There’s that old worn-out trope that “the eyes are the windows of the soul”—but a good portrait truly can be. Each one of us has a story: our roots, our joys, sorrows, failings, achievements, and ways of going about the world. To try to grasp and capture these stories on canvas has to me always been one of the great challenges and privileges of painting, and that’s what I try to do when working on portraits commissioned by my patrons.
Don’t get me wrong, a talented (and lucky) photographer can make a great one, too! I feel though that, as a painter, I have more opportunities to make a portrait say what I want it to say, and reveal the person with more immediacy and complexity. From a more pragmatic standpoint, painted portraits age well, they’re one of a kind and they do make for thoughtful, well-appreciated gifts in a way that a framed photograph just can’t.
Isn’t it all just the height of petit-bourgeois vanity though? I don’t know. Not all vanity is bad. There’s no way to show your dad your admiration for his fishing prowess quite like an oil-on-canvas of him and that massive salmon on the wall of his “country estate”. (And if you click here now, as a limited-time offer, I'll do the salmon for free and only charge you for a single, not a dual portrait.)
How I work
I try to hold my work to a pretty high standard, and it's difficult to meet it if all I have is just a photograph provided by a patron. That's why it's important that I meet you (and/or the subject of the portrait) in person or at least over video chat. Tell me your life story, who you are, what drives you. Of course, if the portrait is supposed to be a surprise for a loved one, we can figure something out too.
If are worried about not having a good photo, you shouldn't be. I do use reference photos, but I prefer to make my own. An alternative option—and one that I highly recommend—is to actually come in and sit for me for your portrait! It's something that very few people apart from models in art schools get to experience. It gives me the chance to get to know you better and that will be reflected in the final work. That’s also a great time for us to talk about what you want from the portrait.
You don’t have to come prepared—I’m more than happy to guide you and pitch you ideas—and presumably you came to me in the first place because something in my portfolio was to your liking. Naturally, if you have something very specific in mind, we can talk about that!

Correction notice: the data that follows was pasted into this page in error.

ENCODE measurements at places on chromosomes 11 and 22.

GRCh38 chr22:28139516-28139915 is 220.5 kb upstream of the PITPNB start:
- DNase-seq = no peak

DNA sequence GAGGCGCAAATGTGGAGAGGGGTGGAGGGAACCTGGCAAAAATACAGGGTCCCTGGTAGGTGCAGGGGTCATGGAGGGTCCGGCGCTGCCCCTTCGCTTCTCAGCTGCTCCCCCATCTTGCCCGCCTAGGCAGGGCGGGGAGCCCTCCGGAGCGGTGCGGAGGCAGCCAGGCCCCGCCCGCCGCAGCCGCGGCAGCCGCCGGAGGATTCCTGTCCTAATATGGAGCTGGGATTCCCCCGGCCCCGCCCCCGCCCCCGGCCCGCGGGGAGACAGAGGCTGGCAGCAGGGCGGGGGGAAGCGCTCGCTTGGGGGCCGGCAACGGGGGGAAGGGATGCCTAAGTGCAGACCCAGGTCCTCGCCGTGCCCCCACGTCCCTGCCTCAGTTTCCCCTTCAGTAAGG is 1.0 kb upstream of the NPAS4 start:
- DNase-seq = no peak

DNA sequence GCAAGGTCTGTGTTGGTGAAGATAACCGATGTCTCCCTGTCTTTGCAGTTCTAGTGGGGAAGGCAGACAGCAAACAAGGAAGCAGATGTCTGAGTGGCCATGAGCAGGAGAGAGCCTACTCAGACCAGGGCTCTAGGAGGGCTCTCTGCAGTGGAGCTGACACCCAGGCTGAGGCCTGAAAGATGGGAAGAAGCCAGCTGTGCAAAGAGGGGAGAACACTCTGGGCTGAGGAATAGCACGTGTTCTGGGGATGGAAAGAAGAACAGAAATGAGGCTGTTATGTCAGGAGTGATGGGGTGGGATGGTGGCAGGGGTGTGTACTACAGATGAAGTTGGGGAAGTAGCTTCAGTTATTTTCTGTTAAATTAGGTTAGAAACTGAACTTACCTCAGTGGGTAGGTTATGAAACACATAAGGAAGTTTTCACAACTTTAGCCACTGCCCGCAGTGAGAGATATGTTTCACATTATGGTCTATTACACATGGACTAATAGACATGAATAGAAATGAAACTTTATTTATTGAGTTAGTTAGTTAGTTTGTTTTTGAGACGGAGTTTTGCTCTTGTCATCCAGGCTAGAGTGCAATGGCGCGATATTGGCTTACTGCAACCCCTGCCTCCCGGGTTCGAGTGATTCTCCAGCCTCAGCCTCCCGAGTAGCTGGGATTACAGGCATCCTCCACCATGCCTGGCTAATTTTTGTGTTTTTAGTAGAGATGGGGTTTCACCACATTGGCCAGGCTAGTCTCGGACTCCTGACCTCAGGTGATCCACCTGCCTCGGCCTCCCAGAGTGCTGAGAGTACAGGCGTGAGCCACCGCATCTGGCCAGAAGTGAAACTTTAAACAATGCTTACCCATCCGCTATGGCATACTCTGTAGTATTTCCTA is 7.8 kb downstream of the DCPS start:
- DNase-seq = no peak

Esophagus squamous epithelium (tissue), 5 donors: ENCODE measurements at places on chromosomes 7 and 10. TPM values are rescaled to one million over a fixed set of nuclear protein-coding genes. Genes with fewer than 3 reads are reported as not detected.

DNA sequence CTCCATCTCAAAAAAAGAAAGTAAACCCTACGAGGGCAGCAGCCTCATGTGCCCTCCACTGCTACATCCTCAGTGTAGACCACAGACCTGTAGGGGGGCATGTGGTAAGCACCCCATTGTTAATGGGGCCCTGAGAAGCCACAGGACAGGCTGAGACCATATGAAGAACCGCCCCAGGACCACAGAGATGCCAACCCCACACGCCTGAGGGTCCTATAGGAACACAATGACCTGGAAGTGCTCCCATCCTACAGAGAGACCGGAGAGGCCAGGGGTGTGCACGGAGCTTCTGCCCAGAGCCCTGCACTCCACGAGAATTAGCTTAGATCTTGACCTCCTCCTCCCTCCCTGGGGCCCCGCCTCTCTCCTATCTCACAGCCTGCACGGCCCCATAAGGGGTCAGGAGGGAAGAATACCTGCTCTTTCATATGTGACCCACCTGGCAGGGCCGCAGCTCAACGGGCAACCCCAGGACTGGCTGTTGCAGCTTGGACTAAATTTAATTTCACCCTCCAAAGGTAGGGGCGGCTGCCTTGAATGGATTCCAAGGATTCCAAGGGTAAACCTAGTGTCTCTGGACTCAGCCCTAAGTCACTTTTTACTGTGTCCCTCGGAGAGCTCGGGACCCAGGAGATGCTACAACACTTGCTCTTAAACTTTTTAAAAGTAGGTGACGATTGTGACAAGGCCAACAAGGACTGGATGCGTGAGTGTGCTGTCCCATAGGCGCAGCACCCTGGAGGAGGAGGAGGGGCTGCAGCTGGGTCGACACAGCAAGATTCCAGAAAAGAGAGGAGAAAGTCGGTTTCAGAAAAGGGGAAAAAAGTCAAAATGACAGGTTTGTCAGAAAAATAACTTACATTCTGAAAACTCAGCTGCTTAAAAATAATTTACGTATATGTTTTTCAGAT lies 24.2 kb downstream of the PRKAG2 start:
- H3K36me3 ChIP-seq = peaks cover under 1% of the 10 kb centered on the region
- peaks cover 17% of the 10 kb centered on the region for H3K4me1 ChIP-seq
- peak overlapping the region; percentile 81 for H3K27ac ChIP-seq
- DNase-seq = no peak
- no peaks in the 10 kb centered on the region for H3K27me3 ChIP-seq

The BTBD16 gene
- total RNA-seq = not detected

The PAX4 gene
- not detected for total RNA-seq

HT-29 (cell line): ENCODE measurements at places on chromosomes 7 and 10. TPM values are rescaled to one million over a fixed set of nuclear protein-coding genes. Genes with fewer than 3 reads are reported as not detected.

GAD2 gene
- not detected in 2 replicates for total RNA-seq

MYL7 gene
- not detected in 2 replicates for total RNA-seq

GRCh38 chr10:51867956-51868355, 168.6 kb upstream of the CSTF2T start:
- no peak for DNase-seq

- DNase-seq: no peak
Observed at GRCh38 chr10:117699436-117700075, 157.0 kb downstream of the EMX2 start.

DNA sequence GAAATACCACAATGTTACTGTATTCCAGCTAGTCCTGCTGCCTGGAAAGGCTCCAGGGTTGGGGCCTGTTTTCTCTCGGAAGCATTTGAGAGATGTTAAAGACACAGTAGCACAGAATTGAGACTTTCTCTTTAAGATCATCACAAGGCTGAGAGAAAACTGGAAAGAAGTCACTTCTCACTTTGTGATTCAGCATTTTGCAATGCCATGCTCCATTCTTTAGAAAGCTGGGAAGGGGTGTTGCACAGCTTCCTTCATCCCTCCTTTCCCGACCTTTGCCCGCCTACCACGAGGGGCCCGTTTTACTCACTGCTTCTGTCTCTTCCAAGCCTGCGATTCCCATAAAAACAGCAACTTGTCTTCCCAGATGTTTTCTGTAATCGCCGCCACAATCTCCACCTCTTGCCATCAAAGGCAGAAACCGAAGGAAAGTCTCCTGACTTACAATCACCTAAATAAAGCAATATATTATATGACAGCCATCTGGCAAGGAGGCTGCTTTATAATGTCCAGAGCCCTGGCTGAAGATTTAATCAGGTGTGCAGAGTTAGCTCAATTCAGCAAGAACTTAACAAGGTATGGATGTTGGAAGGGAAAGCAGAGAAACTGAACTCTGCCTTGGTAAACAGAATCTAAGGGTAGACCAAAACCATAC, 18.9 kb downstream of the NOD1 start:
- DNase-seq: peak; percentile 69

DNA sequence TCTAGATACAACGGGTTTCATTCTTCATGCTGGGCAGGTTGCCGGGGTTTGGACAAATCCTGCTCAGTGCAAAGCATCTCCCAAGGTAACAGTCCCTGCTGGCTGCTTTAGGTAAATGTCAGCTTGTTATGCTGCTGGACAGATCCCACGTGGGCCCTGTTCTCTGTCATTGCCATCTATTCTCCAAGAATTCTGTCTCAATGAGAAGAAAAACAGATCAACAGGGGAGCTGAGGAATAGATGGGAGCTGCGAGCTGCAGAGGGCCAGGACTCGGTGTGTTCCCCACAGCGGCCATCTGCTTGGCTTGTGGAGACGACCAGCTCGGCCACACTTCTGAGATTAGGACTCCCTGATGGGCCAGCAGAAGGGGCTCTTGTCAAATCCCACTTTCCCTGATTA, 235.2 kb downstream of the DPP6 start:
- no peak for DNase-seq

Then, I will provide you with sketches and small-scale studies before we proceed to the final piece.
How much will it cost?
The cost is basically proportional to the amount of labour involved. A larger piece will cost more than a smaller one, dual portrait more than a single one, a work with lots of fine details in a meticulous style more than a more impressionistic style. That’s not to say that larger is necessarily better than smaller and fine detail is better than the looser, expressive style!
Whatever your budget, we can usually do something interesting with it. I mostly work in oil, but graphite, pastels or charcoal/chalk on toned paper can be cheaper and also very effective! If you’re even considering it, don’t be afraid to reach out to me. I won’t pressure you into anything, push you or try to upsell you, but I’ll be very happy to tell you more about my process, the various options, and how much they would cost. I can also give you advice on framing: it can turn out to be a big part of the cost, and there things that we can do to manage that (e.g pick a popular canvas size and then you can buy any decent-looking frame off the shelf in your favourite home decor store).
Also, while I do like getting commissions, if you want something specific and I feel that I’m not the best person to give you that, I’ll always be upfront and refer you to someone who will. Life’s too short for bad wine and disappointing art!